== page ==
I was told that it would be good to tell someone of my conversion over the next few days so Monday morning I decided to tell a workmate what had happened to me Sunday night. I knew he attended a Methodist church, so he seemed a safe person to tell. I didn’t get the response I expected. He just said, “That’s good,” and no more. I had been to a Methodist church before and didn’t hear the Gospel message, so perhaps he wasn’t saved so couldn’t relate to my joy. Later in the week God gave me an opportunity to tell a group of ten work colleagues my testimony.
A few weeks later we joined a local evangelical church near our house. It was good to be with others who believed the salvation message. My wife and I went door to door with Gospel tracts to invite folk to church in the hope salvation would be theirs. After a few years, though, things seemed flat and without the abundant life the Bible says we should have. We left that church for a Pentecostal church, then a few more years went by, and we left to go to a home church.
Still there were problems closer to home. I was not the Godly husband and father I should be. I failed to discipline my children, taking the easier, softer way. With my wife and others I refused to express an opinion and thought by staying silent and never disagreeing I was a “nice” guy but in truth I was criticizing other’s actions and stubbornly thought I knew best. (It would be some years before I would honestly confront, confess and turn from these sins.)
We were put in touch with a church pastor in another town who did marriage counseling. In the counseling sessions, we told the pastor our problems with the church and our personal problems. His answer was. “Let’s look at the Bible and see what it says. To start with it says, ‘If you walk in the light as He is in the light then we have fellowship with Him’ (I John 1:7a). He went on to say that God’s Holy Spirit dwells in every believer–when we walk, we are walking by His Spirit in us. “Christ in you the hope of glory” (Col. 1:27) is always available to every believer. This was new to me! I loved no longer thinking that God’s away someplace to call back to my location–no, He’s not just near, but within.
Then the marriage counselor referred us to someone who could help us learn more about Christ-in-you, and through her we were introduced to Norman Grubb’s teachings and subscribed to The Intercessor. Over the next years we attended meetings and conferences with others who were learning about what Norman came to call the Total Truth. I liked my new friends and these new ideas, and I agreed with all I was learning. But I had yet to apply it, by faith, to my personal life. Sadly, many years passed before I made that decision.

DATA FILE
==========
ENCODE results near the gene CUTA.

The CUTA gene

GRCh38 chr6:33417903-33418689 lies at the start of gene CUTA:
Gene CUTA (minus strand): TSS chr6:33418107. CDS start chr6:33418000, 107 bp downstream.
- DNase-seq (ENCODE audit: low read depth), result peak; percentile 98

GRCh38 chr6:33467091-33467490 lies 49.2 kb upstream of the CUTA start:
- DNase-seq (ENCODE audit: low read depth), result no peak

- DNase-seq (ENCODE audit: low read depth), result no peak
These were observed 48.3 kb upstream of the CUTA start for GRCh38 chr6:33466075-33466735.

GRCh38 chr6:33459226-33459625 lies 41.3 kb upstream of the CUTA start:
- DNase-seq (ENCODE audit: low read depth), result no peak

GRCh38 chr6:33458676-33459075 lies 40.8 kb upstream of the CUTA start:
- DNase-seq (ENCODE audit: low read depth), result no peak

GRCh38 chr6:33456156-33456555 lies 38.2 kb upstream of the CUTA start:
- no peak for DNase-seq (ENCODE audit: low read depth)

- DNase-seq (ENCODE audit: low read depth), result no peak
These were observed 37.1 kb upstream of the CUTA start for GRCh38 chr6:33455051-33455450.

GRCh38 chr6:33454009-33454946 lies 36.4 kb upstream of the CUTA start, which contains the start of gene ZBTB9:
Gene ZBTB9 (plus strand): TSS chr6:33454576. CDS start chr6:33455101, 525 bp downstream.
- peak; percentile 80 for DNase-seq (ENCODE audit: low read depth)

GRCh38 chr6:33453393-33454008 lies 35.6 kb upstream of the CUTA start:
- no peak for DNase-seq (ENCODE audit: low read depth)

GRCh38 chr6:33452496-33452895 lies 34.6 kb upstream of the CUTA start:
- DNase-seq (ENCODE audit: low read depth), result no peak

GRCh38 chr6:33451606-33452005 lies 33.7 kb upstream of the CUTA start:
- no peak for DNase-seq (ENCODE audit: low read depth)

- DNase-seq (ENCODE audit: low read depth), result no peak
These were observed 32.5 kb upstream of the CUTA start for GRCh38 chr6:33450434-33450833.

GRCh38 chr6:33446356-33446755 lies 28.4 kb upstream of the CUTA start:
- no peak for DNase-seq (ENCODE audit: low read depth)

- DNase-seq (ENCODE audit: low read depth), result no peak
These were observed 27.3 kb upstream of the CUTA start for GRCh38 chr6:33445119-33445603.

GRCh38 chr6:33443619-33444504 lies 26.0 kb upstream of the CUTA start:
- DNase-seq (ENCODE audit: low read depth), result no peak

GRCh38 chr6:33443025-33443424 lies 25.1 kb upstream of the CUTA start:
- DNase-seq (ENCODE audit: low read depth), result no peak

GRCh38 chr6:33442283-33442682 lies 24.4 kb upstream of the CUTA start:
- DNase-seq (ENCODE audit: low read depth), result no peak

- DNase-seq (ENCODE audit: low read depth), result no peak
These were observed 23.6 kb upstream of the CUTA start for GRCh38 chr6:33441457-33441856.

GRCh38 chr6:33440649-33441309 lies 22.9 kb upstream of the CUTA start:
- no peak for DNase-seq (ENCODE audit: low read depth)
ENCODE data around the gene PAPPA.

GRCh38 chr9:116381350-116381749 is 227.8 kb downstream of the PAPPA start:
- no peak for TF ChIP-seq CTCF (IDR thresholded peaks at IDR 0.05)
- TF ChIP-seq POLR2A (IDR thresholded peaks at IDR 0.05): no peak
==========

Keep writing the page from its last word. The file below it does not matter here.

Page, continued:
In 2013 after the usual week of Zerubbabel Summer Camp, I was invited to stay for a few weeks. Out of that came the decision to move to the States–to join my daughter and son-in-law and fellowship with the “home team” at Zerubbabel HQ. Living among Christians who really believe what God says about us–that there is no independent “me” going along with Jesus, but that Christ is joined in a spirit union living His life in me, as me–has been life-changing!
God said, “Be changed by the renewing of your mind,” but that didn’t come easily for me. I was very set in “my” ways, and since I saw myself as “just me,” so Satan was doing my seeing. Since “I” was right, I was not willing to take advice or try anything new. Other evidence of believing Satan’s lie began to surface–the so-called “little” ways Satan operated through me and had for years–hidden pride and arrogance that showed up in my actions toward others. God was faithful to shed His light on how He saw me.
For a long time I stubbornly held onto “my”/Satan’s view. Finally one night I felt fear for the first time–fear that at this might be my last chance to get things right with God–especially at my age. It felt like this was a life and death situation that I had to face. I turned to two of my friends and asked if they would come outside and pray with me–“I can’t do this anymore.” We went out, and I got on my knees. I knew I had to kneel before God for forgiveness. I knelt and started talking to God, confessing specific sins against Him and others. Suddenly I began shaking from head to toe. I can stop this if I want to, I thought at first. NO! This is God. He is shaking me up to get me straight. My friend put his hand on my head. The shaking lasted about 25 minutes and stopped as quickly as it had started. I felt such relief. It was like every molecule in my body had been shaken to set me free.